Wolves are an impressive success story for wildlife recovery in central Europe. From near extermination—due mostly to huntin, trapping, poisoning (not to mention loss of habitat) in the 19th and 20th centuries—they’ve rebounded to a population of several thousand today.
And in Germany, where populations have been growing by 36% per year, military bases have played a surprisingly central role in helping the animals reclaim habitat.
“What is really remarkable is that the military areas acted as a stepping stone for the recolonization”—and were far more important than civilian protected areas in the early stages of recovery,” says Guillaume Chapron, a wildlife ecologist at Swedish University of Agricultural Sciences in Uppsala, who was not involved in the research. “It shows that when you strictly protect wildlife, it comes back.”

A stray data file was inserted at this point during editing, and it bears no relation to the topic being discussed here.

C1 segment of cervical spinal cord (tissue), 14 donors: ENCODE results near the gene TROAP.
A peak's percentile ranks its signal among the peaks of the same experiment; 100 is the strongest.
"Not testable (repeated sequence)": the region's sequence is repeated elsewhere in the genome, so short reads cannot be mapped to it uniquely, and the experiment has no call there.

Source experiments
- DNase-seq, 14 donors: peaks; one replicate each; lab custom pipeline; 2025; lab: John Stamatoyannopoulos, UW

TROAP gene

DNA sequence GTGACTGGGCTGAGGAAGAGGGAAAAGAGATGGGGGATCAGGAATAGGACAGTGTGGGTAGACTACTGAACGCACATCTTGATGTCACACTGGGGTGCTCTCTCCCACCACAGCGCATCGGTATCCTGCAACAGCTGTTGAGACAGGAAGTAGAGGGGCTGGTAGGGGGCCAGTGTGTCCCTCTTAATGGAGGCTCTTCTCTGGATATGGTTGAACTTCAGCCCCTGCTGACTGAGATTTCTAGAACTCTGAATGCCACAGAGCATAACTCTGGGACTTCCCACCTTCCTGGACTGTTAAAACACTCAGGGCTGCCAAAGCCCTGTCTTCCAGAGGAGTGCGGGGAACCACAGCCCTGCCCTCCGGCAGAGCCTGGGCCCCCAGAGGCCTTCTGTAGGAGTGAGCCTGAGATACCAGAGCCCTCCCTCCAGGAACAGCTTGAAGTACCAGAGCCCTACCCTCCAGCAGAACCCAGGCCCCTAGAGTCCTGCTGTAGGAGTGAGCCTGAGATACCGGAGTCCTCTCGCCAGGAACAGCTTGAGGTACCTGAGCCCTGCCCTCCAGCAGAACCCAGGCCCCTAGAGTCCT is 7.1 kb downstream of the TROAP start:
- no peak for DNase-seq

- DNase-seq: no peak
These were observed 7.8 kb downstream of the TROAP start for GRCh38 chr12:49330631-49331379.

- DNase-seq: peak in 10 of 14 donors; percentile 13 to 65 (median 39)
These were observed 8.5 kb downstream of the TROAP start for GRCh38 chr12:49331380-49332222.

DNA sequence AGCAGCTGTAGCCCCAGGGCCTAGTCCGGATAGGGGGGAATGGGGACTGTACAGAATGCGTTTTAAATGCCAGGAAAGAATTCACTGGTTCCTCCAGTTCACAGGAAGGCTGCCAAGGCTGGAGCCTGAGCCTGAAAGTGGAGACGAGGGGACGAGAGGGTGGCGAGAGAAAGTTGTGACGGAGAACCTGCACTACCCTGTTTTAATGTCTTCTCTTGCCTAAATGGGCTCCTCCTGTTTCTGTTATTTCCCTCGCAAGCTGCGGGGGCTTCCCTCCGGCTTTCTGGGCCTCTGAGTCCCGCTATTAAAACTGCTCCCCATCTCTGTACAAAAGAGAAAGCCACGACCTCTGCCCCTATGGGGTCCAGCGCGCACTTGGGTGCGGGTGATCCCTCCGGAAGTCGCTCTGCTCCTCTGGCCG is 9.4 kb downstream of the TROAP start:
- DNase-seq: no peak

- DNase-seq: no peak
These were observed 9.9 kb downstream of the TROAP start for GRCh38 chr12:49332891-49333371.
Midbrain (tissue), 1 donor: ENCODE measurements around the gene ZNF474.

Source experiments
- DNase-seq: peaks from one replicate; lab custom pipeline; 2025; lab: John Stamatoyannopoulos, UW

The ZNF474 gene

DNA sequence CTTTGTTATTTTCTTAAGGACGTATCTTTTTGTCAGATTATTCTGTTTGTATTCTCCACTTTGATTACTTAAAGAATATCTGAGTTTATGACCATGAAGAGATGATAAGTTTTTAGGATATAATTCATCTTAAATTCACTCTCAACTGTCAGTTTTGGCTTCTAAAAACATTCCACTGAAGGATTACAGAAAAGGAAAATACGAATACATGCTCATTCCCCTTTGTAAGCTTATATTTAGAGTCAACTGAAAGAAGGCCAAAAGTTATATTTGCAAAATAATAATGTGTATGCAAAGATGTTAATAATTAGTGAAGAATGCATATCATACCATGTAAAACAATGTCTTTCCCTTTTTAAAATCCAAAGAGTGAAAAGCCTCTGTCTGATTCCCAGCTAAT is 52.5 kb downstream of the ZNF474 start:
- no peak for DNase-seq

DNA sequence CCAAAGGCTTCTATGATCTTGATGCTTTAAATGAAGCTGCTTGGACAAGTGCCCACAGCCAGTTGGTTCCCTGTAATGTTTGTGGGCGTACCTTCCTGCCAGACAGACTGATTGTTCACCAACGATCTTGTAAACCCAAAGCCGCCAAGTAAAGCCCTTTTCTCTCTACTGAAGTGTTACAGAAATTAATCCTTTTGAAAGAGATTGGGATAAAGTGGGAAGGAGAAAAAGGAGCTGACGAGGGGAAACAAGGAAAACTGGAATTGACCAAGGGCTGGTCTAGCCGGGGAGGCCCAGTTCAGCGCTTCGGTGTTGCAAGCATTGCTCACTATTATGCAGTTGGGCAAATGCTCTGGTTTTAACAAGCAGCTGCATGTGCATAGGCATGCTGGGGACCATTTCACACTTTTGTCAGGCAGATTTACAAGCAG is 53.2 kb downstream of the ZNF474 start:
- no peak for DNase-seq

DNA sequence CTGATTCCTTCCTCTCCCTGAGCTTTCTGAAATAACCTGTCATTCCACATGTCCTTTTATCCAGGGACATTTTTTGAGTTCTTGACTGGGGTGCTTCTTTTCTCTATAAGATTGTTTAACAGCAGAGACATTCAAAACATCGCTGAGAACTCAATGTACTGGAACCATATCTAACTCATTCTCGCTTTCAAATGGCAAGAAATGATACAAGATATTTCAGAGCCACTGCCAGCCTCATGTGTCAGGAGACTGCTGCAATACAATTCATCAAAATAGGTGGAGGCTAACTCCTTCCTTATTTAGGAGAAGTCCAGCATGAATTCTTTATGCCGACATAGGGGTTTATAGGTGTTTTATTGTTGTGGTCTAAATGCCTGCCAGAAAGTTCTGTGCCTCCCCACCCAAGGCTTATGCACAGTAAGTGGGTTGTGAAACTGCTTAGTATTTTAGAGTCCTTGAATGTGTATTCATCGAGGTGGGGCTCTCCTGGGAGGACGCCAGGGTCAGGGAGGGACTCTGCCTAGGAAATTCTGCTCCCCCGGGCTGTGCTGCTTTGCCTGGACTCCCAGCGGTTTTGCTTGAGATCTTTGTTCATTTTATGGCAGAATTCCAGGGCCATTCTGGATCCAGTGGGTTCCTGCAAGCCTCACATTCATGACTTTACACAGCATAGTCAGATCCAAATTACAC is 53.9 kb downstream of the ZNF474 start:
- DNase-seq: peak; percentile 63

In the 1980s and 1990s, new European laws protected wildlife and habitat, setting the stage for their recovery. And in eastern and southern Europe, abandoned farmland meant fewer people and more deer for wolves to hunt.
In the late 1990s, wolves began to dart into Germany from the forests of Poland. The first litter of pups in Germany was reported in 2001 in Saxony-Brandenburg. They’ve since spread westward into six more of Germany’s 16 federal states, and monitoring data show their numbers are rising.
The population growth “is quite impressive,” says Ilka Reinhardt, a biologist with Lupus, the German Institute for Wolf Monitoring and Research in Spreewitz, who has been involved in efforts to study the wolves since they returned to Germany.
Featured photo of wolf pup with German tank courtesy of Sebastian Koerner / LUPOVISION.